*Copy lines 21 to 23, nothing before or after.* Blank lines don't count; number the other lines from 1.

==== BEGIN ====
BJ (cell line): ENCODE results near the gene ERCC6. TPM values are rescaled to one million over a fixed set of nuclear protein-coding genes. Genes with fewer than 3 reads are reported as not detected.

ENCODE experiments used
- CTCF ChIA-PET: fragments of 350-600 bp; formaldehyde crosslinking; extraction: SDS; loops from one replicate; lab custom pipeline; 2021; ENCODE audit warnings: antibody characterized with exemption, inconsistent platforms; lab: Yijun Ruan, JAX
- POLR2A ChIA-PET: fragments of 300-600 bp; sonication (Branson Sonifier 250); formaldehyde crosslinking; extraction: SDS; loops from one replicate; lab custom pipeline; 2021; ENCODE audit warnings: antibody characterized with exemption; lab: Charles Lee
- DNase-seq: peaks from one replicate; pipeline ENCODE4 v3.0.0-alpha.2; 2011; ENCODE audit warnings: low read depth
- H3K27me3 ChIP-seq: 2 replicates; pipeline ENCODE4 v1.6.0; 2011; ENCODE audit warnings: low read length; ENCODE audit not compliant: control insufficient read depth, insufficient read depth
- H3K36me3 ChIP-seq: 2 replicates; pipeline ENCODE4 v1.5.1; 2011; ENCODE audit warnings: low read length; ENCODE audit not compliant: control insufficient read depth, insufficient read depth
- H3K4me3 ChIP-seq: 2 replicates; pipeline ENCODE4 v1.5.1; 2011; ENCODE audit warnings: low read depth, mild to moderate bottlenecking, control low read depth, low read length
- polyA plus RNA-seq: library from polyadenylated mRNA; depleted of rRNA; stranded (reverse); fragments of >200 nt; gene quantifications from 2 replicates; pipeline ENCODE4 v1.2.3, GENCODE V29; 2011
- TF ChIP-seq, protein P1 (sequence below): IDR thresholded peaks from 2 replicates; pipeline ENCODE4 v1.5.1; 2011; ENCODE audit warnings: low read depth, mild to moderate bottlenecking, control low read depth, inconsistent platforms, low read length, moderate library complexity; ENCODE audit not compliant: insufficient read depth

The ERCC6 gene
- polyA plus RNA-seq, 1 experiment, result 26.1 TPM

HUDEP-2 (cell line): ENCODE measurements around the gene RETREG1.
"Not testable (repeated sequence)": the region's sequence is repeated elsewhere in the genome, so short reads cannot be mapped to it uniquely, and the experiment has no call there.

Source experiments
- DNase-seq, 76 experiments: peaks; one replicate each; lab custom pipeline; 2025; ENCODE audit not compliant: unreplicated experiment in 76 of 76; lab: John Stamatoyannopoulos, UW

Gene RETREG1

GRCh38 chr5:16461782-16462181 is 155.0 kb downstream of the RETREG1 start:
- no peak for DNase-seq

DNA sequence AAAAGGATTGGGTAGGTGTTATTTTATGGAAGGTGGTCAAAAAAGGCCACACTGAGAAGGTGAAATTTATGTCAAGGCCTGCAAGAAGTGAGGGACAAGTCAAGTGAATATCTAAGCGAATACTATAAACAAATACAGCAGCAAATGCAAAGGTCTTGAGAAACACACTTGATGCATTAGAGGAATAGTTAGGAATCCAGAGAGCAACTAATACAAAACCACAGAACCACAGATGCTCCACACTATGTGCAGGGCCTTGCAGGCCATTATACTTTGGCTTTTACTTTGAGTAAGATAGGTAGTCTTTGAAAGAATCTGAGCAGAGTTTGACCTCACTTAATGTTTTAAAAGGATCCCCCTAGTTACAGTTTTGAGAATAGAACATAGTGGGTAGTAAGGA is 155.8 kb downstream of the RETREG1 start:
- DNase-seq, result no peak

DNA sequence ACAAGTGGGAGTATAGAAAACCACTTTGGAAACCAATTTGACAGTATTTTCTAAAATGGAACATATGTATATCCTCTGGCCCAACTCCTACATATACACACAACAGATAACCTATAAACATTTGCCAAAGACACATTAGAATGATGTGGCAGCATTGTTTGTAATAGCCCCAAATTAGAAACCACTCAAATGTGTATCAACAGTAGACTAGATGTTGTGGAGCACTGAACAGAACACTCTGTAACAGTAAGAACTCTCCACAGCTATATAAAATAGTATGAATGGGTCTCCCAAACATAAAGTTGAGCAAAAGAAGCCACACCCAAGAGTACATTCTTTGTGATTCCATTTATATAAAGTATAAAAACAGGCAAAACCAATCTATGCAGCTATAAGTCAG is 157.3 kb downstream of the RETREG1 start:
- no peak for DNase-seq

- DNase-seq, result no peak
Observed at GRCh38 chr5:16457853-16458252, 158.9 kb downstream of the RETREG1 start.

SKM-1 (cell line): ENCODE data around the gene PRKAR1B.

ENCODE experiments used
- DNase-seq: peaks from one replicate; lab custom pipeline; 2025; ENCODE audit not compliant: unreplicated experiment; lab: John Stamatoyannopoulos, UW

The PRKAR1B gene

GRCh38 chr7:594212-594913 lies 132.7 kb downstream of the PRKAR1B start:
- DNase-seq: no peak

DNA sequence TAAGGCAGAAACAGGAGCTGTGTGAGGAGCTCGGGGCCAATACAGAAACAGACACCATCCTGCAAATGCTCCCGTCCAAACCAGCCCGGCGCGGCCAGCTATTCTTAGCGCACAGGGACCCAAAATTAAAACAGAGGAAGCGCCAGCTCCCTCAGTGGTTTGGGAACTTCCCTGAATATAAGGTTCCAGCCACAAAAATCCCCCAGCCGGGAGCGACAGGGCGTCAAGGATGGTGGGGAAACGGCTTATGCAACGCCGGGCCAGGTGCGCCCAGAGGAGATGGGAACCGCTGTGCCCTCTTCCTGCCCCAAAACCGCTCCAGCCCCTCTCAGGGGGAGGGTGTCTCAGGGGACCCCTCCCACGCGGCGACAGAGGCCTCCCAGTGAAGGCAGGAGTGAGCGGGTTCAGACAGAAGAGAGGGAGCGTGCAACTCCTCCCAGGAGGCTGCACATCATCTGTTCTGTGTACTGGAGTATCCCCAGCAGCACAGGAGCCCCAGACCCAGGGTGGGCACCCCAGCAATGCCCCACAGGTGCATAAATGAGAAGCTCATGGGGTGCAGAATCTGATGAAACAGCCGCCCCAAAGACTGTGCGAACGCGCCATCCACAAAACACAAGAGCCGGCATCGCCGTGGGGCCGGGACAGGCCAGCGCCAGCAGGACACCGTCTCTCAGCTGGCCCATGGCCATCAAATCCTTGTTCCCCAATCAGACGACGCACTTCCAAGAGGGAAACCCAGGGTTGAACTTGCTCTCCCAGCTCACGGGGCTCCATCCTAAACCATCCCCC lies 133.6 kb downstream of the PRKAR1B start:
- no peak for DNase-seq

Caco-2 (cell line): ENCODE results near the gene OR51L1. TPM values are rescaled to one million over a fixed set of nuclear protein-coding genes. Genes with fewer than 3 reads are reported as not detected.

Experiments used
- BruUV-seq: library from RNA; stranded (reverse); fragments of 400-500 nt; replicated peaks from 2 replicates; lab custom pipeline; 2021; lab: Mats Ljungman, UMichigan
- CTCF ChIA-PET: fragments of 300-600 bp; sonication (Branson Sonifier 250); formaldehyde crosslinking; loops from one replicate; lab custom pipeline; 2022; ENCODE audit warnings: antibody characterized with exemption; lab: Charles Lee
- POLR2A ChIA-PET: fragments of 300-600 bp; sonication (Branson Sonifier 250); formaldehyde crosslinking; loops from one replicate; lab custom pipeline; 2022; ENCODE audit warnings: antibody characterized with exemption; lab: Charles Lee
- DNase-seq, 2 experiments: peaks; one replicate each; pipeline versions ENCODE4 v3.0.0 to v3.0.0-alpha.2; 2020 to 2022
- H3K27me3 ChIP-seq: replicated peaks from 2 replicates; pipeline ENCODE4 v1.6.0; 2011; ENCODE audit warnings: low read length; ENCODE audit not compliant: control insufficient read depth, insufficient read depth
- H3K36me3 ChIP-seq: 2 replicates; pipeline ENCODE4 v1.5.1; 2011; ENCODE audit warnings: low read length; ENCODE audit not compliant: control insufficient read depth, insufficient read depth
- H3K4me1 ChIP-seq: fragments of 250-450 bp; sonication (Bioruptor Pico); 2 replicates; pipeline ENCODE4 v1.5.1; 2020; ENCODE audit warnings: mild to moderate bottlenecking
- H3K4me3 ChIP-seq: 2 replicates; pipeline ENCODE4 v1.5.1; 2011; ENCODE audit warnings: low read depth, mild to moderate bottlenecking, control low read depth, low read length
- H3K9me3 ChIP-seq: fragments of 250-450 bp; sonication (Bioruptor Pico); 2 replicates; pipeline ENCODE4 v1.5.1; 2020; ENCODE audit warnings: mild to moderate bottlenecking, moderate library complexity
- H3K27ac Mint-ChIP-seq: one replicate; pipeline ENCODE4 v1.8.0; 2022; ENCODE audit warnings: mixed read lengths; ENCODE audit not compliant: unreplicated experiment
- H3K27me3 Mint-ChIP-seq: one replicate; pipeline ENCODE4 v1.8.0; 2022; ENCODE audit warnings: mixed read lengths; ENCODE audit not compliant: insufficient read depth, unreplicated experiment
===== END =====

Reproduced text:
- DNase-seq, result no peak

DNA sequence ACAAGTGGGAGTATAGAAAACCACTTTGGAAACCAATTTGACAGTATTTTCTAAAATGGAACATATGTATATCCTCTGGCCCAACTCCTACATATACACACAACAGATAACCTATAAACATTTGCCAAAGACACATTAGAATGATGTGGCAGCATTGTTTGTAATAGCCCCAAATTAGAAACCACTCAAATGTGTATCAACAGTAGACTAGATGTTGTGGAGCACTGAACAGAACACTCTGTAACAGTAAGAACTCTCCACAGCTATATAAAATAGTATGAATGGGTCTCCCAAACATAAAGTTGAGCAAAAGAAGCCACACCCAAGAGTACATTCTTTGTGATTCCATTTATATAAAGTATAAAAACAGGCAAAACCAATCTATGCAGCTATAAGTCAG is 157.3 kb downstream of the RETREG1 start:
- no peak for DNase-seq